As designers we are often asked whether paint or wallpaper is a better choice, and just like a lot of design questions, the answer is subjective. Wallpaper has traditionally lent itself to more formal spaces and most of us associate it with our grandmother's parlor; however we have found wallpaper on all kinds of surfaces in recent design trends; from ceilings to closet linings. As new Farrow & Ball stockists, we were introduced to paint on paper--Farrow & Ball wallpaper. Their unique process of applying Farrow & Ball paint on FSC certified paper with traditional block and trough printing methods is stunning. The depth of beauty this process creates is in the texture. And happily, we can now answer the question, to paint or to wallpaper by saying, "both". Each double roll of paper is made to order and complementary paint colors are recommended with each wallpaper design. Wallpaper designs are launched approximately twice a year via the Latest and Greatest Collection. This spring's Latest and Greatest as well as the full line of Farrow & Ball wallpaper is available for viewing, selection and order through the Drawing Room, our design showroom of original artisan work. Stop in for a cup of tea today; if you don't like the papers, the paint is also available. Contact us at email@example.com or 508-748-3494 for more information
It's the time of year when things in New England start to feel a little bleak, especially when we are in the midst of a blizzard watch. But now is the time to start planning for outdoor spring projects especially if you want to be enjoying them for summer. The design process needs to run its course and most construction projects are too big of an investment to rush through....so, curl up with something warm and start brainstorming about a new outdoor space. Here are some thoughts we can share with you to help you along. Give us a call if you would some help with designing your new outdoor space. In the meantime, check out some of the Follies we have available in our online shop through our collaboration with Sperry Fabric Architecture and stay safe through the storm.
We were fortunate to be invited to attend the first Merida Studio Mill Tour in Fall River, MA last week. Accompanied by the Creative Director, Textile Designer, Business Development Associate and other designers from Southeastern Massachusetts we saw first hand how each of their wool rugs are made. Yes, you read correctly, each wool rug is made in Massachusetts. We learned the difference between a Jacquard and a Dobby loom. We learned why being in Fall River is important to Merida; textile innovation returns to its roots. We learned that we can create a custom rug for our clients, one that is made with integrity and innovation. We learned about sisals that are milled in Belgium and hand finished in Fall River. We learned about their design process and the current expansion of their portfolio offerings. We couldn't be more excited to have their samples in our showroom to share with you and specify for your next project. Contact us today, 508.748.3494, to learn more about the incredible wool rugs made in Fall River.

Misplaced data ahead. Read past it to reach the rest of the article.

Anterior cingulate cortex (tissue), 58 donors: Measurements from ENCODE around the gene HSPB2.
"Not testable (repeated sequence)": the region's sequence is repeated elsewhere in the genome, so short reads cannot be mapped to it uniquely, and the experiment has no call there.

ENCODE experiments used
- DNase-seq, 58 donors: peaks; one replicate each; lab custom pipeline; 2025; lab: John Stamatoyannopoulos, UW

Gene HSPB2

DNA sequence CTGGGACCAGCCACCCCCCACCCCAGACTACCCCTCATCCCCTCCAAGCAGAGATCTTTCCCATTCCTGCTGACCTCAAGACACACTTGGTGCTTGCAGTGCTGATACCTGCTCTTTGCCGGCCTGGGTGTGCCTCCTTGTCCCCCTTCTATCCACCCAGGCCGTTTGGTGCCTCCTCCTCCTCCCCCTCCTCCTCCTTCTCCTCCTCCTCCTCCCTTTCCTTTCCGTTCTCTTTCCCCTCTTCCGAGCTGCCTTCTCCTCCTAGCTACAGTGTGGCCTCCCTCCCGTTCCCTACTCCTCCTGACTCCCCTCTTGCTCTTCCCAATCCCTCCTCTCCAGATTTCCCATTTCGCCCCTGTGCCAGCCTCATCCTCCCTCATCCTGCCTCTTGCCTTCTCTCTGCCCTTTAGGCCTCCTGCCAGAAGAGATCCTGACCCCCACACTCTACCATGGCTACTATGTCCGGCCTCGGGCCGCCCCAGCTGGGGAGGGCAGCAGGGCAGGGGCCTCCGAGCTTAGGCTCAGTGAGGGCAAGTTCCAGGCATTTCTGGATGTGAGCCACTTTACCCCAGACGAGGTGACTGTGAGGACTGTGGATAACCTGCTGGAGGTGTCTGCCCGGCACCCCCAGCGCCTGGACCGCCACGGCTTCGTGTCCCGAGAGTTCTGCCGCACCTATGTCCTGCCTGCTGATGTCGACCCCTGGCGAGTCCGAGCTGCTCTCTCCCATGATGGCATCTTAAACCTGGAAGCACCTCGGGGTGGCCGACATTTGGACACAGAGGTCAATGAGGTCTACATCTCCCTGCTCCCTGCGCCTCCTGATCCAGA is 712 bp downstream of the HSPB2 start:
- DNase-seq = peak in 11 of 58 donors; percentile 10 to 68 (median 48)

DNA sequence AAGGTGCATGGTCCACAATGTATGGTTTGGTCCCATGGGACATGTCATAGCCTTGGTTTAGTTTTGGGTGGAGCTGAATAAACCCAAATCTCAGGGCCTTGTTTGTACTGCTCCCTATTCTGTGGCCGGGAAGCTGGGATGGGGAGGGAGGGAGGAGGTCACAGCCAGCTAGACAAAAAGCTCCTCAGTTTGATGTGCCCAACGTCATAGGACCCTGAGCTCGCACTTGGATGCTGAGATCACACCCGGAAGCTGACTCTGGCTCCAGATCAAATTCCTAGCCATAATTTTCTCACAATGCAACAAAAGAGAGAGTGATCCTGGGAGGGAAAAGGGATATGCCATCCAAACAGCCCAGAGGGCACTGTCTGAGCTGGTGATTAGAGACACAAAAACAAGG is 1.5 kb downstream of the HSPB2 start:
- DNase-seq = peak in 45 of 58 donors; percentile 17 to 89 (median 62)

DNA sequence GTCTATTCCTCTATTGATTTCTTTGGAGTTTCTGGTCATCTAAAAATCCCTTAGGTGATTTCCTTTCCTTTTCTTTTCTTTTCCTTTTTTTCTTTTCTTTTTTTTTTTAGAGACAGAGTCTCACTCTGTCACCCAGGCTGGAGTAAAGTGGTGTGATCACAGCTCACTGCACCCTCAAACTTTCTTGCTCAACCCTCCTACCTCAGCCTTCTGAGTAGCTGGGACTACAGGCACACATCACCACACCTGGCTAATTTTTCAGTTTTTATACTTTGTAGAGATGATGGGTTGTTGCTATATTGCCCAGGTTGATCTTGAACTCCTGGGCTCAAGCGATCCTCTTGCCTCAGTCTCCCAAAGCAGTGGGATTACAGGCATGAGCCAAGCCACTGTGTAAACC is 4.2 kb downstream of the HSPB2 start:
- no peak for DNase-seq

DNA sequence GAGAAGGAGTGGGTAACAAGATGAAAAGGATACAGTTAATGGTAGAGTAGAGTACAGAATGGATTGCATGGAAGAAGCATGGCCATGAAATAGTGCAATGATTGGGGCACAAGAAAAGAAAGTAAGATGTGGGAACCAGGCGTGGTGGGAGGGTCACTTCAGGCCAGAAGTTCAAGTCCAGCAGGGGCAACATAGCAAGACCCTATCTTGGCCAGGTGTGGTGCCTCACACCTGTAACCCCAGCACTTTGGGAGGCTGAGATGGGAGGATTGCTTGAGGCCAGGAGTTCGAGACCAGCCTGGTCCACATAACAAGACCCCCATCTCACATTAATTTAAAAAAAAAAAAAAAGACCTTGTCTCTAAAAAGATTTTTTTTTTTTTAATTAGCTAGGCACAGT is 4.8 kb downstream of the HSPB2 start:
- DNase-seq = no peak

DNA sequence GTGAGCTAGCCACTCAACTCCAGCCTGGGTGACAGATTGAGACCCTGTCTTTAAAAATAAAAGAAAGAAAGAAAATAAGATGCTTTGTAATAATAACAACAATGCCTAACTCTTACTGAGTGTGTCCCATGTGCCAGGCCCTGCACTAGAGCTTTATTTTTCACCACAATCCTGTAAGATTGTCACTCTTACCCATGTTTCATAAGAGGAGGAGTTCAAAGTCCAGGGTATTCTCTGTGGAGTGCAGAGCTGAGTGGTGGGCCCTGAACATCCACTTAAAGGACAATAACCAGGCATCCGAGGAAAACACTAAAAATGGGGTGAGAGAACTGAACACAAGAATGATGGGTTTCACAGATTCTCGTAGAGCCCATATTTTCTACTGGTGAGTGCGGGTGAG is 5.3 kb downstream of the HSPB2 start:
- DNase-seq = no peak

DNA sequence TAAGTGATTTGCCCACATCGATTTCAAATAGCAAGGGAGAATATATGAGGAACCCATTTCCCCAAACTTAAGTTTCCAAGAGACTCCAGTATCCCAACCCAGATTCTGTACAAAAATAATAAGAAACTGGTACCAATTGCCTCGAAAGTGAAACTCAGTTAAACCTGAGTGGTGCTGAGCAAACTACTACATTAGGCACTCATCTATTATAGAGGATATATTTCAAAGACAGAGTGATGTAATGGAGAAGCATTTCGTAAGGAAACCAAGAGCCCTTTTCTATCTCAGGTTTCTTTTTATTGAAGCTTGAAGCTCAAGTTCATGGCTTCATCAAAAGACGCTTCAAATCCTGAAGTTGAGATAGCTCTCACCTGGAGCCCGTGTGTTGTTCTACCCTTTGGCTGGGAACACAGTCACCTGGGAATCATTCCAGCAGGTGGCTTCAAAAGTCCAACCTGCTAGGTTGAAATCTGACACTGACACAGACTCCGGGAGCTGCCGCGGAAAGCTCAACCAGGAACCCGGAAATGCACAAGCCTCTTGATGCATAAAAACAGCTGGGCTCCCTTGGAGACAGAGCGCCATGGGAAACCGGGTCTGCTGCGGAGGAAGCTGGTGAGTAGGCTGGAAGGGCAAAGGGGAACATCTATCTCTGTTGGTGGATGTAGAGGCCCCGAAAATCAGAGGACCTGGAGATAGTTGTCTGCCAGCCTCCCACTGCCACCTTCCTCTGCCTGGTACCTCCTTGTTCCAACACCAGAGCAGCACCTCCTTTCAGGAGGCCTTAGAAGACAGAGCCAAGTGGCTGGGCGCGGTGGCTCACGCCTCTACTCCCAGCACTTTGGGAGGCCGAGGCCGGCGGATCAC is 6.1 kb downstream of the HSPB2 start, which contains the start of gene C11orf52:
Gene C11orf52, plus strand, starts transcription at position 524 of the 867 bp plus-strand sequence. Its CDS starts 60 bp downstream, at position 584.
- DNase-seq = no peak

Glass has many architectural applications. We have met artisans that work in this material, each with their unique process, as we strive to enhance our design work. Blown, etched, reclaimed, painted and fused--glass has many faces. The work of Bryan Randa is light and colorful; Bryan is a glassblower that is working on Cape Cod. We met Bryan while we were preparing for the Southeastern Mass Artisan Expo [SEMAX]; his work is currently on display in the Drawing Room where we are anticipating the arrival of his glass blown pendant light fixtures.
Deep and light carved, etched plate glass and mirror is the focus of Deborah Goldhaft's architectural glass work. Deborah is a Rhode Island artisan and will be featured during our Meet the Glass Artisan event this weekend. Ed McAloon is an artist specializing in traditional leaded glass design, restoration, and construction. His background in the architectural salvage informs his glass work. He continually strives to enhance his techniques working with glass. Ed is a Rhode Island artisan and will be featured in the Meet the Glass Artisan event this weekend along with Deborah Goldhaft.
Kolman Artisan Glass creates architectural installations in decorative painted glass. Connie Kolman has developed a unique technique where she combines papers, foils, and paint to create stunning compositions on glass; we were fortunate to recently complete a design project utilizing Connie's decorative glass. The full line of Kolman Artisan Glass, as well as the fine art line, is on display in our Drawing Room. The art of fused glass can be seen in the work of Jeri Dantzig, an artisan from Martha's Vineyard. Jeri's furniture, art and tableware add color and zest to any environment.
We find glass to be inspiring and are drawn to incorporate unique applications in this material into our work.